After neutron exposure of adult rats, for the same dose and dose rate, no significant dependence of age was observed for carcinoma induction, but a decreased risk with increasing age at exposure for sarcoma induction was shown.
A reduced sarcoma excess and a carcinoma increase were observed in exposed groups S1, S2 and S3, but S4 was equivalent to controls.
In conclusion, there is no evidence for a reduction in cancer following protracted exposure to fission neutrons at 25 nGy, in comparison with the same dose delivered as a single short exposure.

Survival and pathology data were gathered rats that received different doses of total body irradiation (as single dose or fractionated) of different radiobiological effectiveness (ie X-irradiation and 0.5 MeV neutrons).

Background tumour incidence in untreated control groups may vary considerably. It was therefore necessary to compare data obtained from experimental groups with those from a corresponding untreated control group from the same period. As the experiment stretched over almost a decade, several control groups had to be included to serve as a reference. Furthermore the spectrum of age related pathology, characteristic for lifetime experiments, is influenced by intercurrent disease. The rats used for the experiment were derived from specific pathogen free stock and kept there after under conventional conditions.

Regular health programme results indicated that a Sendai virus infection occurred during the later part of one of the earliest experiments. It was therefore of paramount importance to check whether this influence could have disturbed the results of this experiment. It appeared that in the control groups, except for interstitial pneumonia no life threatening complications occurred and survival was not decreased. It was therefore decided not to exclude thase experiments from the pathology and survival survey. Later experiments were free of complicating disease.

Part of the histopathological examination of complete necropsies of the dos group receiving 4 Gy X-rays and the corresponding control group has been completed.
Large scale animal experiments at various European institutes have been undertaken in the past decade. The information from different laboratories can be meaningfully combined if the experimental procedures and the pathology are closely coordinated, if similar requirements apply to the design of an experiment with regard to animal numbers, dose groups and other factors and if the methods of statistical analysis are defined at the outset of the experiments. It is accordingly necessary to develop standards of experimental planning and methods of statistical analysis in animal experiments. Analysis of the tumour induction data reveals differences, which may be partly explained by a diversion of the cohorts under study, but are also believed to result from the employed analysis methods.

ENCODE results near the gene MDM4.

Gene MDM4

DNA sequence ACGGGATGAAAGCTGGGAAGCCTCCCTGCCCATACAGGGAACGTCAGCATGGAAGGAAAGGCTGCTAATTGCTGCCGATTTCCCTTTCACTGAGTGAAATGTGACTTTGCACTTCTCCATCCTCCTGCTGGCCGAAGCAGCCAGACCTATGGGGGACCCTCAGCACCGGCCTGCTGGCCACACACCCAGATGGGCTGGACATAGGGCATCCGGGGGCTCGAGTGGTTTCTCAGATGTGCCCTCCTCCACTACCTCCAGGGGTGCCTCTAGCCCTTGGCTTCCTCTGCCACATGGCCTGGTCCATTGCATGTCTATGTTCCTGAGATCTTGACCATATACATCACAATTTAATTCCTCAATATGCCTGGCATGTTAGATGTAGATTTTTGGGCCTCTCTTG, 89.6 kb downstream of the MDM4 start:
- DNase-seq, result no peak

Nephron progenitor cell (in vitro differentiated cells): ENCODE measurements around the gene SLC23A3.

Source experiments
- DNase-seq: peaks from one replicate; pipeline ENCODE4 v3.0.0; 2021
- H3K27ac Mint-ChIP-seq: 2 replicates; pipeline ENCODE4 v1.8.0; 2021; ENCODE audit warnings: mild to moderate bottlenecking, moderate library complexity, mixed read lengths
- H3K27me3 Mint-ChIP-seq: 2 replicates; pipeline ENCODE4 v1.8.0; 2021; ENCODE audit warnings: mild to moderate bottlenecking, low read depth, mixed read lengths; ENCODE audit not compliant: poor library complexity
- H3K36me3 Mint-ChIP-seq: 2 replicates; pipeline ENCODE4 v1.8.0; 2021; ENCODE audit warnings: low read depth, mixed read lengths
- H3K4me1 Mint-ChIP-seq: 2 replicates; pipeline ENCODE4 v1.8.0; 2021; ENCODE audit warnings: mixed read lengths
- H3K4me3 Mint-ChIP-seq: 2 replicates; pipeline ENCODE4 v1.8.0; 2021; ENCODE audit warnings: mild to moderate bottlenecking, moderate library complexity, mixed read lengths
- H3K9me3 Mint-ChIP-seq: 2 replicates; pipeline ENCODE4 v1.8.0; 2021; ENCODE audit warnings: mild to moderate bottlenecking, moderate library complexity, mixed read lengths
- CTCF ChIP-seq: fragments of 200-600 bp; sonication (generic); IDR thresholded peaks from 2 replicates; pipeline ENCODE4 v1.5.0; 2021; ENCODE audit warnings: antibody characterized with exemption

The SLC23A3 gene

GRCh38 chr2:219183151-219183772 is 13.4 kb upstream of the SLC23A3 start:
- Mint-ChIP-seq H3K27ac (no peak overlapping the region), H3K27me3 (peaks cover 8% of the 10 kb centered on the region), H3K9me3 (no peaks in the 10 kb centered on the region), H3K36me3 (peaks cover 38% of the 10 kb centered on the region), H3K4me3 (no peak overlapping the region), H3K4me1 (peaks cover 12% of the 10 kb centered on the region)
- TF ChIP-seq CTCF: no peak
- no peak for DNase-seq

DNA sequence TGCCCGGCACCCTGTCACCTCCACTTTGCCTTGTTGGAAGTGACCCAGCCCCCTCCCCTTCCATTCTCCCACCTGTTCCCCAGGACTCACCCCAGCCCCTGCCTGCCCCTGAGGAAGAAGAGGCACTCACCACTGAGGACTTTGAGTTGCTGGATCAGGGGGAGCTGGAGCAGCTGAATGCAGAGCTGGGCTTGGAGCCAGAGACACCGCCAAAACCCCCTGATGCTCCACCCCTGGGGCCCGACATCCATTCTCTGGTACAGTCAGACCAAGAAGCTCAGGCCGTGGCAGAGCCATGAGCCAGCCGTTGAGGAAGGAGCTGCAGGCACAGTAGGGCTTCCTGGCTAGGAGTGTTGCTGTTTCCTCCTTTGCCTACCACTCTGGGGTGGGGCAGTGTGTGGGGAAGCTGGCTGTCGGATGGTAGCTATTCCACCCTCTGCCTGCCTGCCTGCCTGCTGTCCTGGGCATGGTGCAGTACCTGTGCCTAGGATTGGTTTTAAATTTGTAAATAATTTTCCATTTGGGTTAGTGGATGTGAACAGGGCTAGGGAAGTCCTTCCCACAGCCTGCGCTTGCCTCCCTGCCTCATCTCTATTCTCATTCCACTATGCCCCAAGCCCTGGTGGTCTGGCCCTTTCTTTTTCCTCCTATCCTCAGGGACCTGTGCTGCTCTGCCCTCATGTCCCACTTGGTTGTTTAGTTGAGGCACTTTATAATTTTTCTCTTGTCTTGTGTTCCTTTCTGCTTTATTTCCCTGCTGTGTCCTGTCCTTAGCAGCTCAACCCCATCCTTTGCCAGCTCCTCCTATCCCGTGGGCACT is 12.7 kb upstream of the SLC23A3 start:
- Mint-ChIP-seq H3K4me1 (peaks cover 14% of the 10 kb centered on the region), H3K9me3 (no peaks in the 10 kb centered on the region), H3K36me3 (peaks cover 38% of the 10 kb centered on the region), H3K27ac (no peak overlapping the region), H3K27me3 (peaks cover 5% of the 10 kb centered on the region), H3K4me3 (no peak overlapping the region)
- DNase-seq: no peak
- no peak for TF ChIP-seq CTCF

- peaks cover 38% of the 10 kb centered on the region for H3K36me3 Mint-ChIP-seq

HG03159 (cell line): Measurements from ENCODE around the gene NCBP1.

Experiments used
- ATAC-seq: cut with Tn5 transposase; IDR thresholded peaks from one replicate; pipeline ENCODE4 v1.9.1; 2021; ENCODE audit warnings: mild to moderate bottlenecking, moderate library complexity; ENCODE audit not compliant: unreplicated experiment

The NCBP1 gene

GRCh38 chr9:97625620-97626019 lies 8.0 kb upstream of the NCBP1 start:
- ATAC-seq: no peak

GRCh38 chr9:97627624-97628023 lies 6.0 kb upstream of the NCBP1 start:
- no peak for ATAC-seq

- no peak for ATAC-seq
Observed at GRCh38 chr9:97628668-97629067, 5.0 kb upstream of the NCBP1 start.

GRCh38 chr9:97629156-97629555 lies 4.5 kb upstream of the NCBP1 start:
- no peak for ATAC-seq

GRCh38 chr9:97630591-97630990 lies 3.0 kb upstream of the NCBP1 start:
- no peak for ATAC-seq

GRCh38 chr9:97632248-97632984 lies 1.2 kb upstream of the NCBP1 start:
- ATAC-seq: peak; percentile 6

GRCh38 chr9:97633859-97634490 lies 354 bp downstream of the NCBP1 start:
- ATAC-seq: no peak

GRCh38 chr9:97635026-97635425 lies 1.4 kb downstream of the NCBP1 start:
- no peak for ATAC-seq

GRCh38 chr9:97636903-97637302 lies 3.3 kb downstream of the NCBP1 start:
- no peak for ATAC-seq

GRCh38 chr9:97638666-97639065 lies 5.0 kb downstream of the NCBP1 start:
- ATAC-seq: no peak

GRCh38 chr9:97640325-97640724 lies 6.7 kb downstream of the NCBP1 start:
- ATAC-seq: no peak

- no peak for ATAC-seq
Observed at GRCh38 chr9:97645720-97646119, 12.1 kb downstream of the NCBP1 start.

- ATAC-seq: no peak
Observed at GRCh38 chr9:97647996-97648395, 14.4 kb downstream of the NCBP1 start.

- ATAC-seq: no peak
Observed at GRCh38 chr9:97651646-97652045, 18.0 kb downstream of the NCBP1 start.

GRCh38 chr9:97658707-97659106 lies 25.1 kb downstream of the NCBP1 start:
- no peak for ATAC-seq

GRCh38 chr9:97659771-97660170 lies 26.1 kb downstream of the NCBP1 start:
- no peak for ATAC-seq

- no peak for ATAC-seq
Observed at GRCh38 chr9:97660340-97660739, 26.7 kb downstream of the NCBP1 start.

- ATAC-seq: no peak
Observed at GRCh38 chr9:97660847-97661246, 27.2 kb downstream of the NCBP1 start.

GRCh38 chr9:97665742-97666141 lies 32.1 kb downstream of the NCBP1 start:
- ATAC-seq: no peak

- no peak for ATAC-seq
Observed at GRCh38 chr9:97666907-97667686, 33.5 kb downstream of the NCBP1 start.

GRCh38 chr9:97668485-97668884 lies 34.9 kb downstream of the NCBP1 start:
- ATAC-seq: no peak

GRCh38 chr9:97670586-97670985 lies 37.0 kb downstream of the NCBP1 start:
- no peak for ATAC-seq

In particular the different mathematical models (eg the parametric Weibull model versus the nonparametric proportional hazards model) have been under discussion. The analysis approach of both the single dose, fractionated and protracted experiments, either with or without drugs, is also not resolved. The control group appears to play a crucial role in the analysis approach. A unified approach to the analysis of experimental data of animal carcinogenic studies will be the aim of this contract. To this aim a framework will be laid down for the analysis of dose-effect relationships in a concorded way for the existing data in Europe.

The results of the work will be assembled in a laboratory handbook and accompanying software. Essential points will be:
a set of rules and recommendations concerning the choice of the animal strains, the number of animals required in an experiment and their distributions into groups with different doses and time schedules, and the necessity of control groups;
a set of rules defining the conduct of an experiment to ensure comparability and repeatability of the results; special emphasis will be on the necessity of correct randomization;
recommendations on the coordination of the pathology and on the recording of tumours (this can largely draw on work performed by EULEP, but needs to include conventions on data recording for exchange of results);
a set of rules on the extent of data and their format which permit efficient exchange between laboratories for comparison of results.

An extensive section which is central to the project will deal with the models to be used in the analysis, and with the methods and algorithms to be applied. A computer program will be developed under this contract, encompassing the multiinstitutional approaches to the analysis of dose-effect relationships. The department of Clinical Oncology of the Academic Hospital Leiden supports the project through the coordination of the proposed methodological approaches and the associated software development for the comprehensive analysis program. This program is produced in such a way that it can be distributed among the various European institutes that are involved in carcinogenic studies. Extensive development of the computer program has already taken place in 1988 and 1989, as supported by the CEC under a previous contract number BI 6-D-219-NL.